Project Title

Designer cell-penetrating peptides for the treatment of cervical cancer

Presenters

Academic department under which the project should be listed

CSM - Molecular and Cellular Biology

Faculty Sponsor Name

Jonathan L. McMurry

Additional Faculty

Julia C. LeCher, Department of Molecular and Cellular Biology, jwand@kennesaw.edu

N/A

Abstract (300 words maximum)

Human papillomaviruses are the causative agents of cervical cancer. Cancer arises after integration of viral oncoproteins into the host genome with subsequent loss of regulatory viral protein E2. Reintroduction of E2 into cervical cancer cells can reduce cell proliferation and promote apoptosis in vitro. However, E2’s therapeutic potential is dampened by the need for impractical delivery mechanisms such as gene transfection or viral vector delivery. An alternative approach is to deliver the protein directly to cells. Cell penetrating peptides (CPPs) are a promising means for the development and delivery of protein-based therapeutics. We previously developed a novel CPP-adaptor system for the rapid and effective delivery of bioactive proteins into living cells. While highly effective at delivering E2 for the induction of senescence or apoptosis in cervical cancer cell lines, our CPP can also be taken up by normal cells. The goal of this work was to devise a new CPP-adaptor for the targeted delivery of viral protein E2 into cervical cancer cells. We created chimeric cancer-specific CPP constructs that can readily bind E2 in presence of calcium but dissociate rapidly in its absence, representative of the extracellular and intracellular environments, respectively. Constructs were expressed in E.coli and purified via immobilized metal affinity chromatography. Binding kinetics of our cancer-specific CPP with various cargos was determined utilizing optical biosensing. Our CPP bound protein constructs with nanomolar affinity in the presence of calcium and not at all in the absence of calcium. Currently, we are utilizing mixed normal/cancer cell cultures to verify our adaptor will only target cancer cells. This work aims to validate that our methodology can be used for direct and targeted delivery of functional protein for the induction of senescence/apoptosis in cervical cancer.

Project Type

Poster

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Designer cell-penetrating peptides for the treatment of cervical cancer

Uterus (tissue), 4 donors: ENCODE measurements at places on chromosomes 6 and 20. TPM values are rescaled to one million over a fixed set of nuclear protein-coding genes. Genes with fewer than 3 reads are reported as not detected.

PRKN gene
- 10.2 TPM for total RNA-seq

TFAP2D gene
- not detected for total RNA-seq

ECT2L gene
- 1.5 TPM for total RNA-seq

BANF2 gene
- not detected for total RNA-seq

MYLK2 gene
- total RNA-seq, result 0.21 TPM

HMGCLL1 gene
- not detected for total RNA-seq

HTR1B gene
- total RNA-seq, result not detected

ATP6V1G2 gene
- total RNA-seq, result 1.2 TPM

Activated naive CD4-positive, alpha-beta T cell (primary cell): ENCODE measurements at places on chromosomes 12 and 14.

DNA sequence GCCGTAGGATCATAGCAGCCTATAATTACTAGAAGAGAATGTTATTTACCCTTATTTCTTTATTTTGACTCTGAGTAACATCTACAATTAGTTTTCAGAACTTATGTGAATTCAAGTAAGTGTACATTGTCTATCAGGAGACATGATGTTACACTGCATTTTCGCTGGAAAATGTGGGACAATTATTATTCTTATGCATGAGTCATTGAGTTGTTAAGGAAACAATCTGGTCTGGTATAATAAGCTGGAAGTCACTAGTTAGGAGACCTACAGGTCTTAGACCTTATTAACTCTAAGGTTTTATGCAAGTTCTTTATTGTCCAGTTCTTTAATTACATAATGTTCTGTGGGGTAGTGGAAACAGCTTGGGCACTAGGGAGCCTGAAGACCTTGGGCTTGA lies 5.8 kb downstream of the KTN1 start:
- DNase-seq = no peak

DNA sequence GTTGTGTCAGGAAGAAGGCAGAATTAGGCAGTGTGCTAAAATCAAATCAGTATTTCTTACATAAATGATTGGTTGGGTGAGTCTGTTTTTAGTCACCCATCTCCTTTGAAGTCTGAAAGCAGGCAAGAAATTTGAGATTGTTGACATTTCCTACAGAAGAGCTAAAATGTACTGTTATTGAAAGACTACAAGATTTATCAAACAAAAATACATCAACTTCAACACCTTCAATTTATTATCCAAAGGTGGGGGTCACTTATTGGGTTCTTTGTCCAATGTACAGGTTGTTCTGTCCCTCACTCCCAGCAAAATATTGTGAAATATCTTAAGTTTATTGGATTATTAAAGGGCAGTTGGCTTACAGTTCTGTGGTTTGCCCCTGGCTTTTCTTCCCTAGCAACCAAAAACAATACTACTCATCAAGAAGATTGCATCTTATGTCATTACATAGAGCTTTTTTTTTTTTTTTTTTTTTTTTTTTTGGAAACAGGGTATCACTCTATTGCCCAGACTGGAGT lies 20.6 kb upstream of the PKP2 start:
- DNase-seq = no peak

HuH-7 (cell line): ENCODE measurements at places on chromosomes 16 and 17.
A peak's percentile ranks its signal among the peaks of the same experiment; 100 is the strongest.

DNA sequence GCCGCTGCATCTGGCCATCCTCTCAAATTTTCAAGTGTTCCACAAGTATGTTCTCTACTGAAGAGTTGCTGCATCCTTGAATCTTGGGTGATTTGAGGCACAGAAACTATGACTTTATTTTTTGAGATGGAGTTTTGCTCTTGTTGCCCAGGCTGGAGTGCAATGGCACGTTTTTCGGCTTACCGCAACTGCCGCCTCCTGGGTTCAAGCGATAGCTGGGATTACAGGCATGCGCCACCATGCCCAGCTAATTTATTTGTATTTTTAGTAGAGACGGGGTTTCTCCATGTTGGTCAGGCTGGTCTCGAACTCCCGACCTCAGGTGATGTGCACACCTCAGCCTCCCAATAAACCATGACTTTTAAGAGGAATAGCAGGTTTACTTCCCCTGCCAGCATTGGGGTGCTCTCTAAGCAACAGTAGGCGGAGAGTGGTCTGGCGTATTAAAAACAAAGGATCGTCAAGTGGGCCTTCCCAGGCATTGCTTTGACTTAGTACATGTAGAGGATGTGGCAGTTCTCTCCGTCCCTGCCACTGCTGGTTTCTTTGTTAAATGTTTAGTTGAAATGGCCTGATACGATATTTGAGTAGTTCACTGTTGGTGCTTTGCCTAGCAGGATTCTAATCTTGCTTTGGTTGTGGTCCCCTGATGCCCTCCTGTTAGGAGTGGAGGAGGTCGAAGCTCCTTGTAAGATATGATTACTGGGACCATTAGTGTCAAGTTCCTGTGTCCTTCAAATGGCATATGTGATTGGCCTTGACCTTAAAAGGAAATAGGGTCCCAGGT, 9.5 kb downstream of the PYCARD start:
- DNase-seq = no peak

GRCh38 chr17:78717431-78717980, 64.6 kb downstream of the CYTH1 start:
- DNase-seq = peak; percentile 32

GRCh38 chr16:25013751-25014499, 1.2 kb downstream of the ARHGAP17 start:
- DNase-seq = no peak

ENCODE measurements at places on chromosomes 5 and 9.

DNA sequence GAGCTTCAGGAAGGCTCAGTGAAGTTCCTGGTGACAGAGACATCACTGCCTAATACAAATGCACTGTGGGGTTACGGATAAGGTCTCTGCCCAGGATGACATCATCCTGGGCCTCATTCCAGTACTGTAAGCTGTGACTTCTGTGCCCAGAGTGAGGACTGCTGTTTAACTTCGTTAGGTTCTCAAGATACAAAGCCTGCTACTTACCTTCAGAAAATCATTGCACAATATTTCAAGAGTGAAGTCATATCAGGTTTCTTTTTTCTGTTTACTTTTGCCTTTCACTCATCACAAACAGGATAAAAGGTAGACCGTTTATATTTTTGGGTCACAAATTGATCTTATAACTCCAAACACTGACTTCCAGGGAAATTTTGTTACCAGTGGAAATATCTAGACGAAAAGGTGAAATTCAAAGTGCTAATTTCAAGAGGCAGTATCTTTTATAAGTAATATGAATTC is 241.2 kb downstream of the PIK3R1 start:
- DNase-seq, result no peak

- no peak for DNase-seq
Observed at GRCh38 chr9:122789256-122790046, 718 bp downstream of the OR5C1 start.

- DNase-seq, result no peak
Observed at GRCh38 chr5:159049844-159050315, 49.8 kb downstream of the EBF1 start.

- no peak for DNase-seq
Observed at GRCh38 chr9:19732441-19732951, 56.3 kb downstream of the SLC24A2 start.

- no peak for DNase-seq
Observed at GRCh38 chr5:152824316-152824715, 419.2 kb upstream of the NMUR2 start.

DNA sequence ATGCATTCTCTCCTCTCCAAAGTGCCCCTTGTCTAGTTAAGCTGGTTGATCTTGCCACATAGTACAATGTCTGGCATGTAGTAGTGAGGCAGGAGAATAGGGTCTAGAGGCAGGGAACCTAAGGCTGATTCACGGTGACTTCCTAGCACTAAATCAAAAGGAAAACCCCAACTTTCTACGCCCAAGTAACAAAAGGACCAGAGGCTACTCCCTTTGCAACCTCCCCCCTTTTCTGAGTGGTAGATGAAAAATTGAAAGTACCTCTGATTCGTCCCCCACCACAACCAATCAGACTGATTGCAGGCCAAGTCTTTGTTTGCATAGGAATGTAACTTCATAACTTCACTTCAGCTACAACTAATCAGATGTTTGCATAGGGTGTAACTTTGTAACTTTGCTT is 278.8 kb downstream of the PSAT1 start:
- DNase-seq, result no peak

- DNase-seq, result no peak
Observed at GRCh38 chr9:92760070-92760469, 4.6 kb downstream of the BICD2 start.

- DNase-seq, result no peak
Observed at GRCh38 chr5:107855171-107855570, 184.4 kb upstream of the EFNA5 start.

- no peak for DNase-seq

Human papillomaviruses are the causative agents of cervical cancer. Cancer arises after integration of viral oncoproteins into the host genome with subsequent loss of regulatory viral protein E2. Reintroduction of E2 into cervical cancer cells can reduce cell proliferation and promote apoptosis in vitro. However, E2’s therapeutic potential is dampened by the need for impractical delivery mechanisms such as gene transfection or viral vector delivery. An alternative approach is to deliver the protein directly to cells. Cell penetrating peptides (CPPs) are a promising means for the development and delivery of protein-based therapeutics. We previously developed a novel CPP-adaptor system for the rapid and effective delivery of bioactive proteins into living cells. While highly effective at delivering E2 for the induction of senescence or apoptosis in cervical cancer cell lines, our CPP can also be taken up by normal cells. The goal of this work was to devise a new CPP-adaptor for the targeted delivery of viral protein E2 into cervical cancer cells. We created chimeric cancer-specific CPP constructs that can readily bind E2 in presence of calcium but dissociate rapidly in its absence, representative of the extracellular and intracellular environments, respectively. Constructs were expressed in E.coli and purified via immobilized metal affinity chromatography. Binding kinetics of our cancer-specific CPP with various cargos was determined utilizing optical biosensing. Our CPP bound protein constructs with nanomolar affinity in the presence of calcium and not at all in the absence of calcium. Currently, we are utilizing mixed normal/cancer cell cultures to verify our adaptor will only target cancer cells. This work aims to validate that our methodology can be used for direct and targeted delivery of functional protein for the induction of senescence/apoptosis in cervical cancer.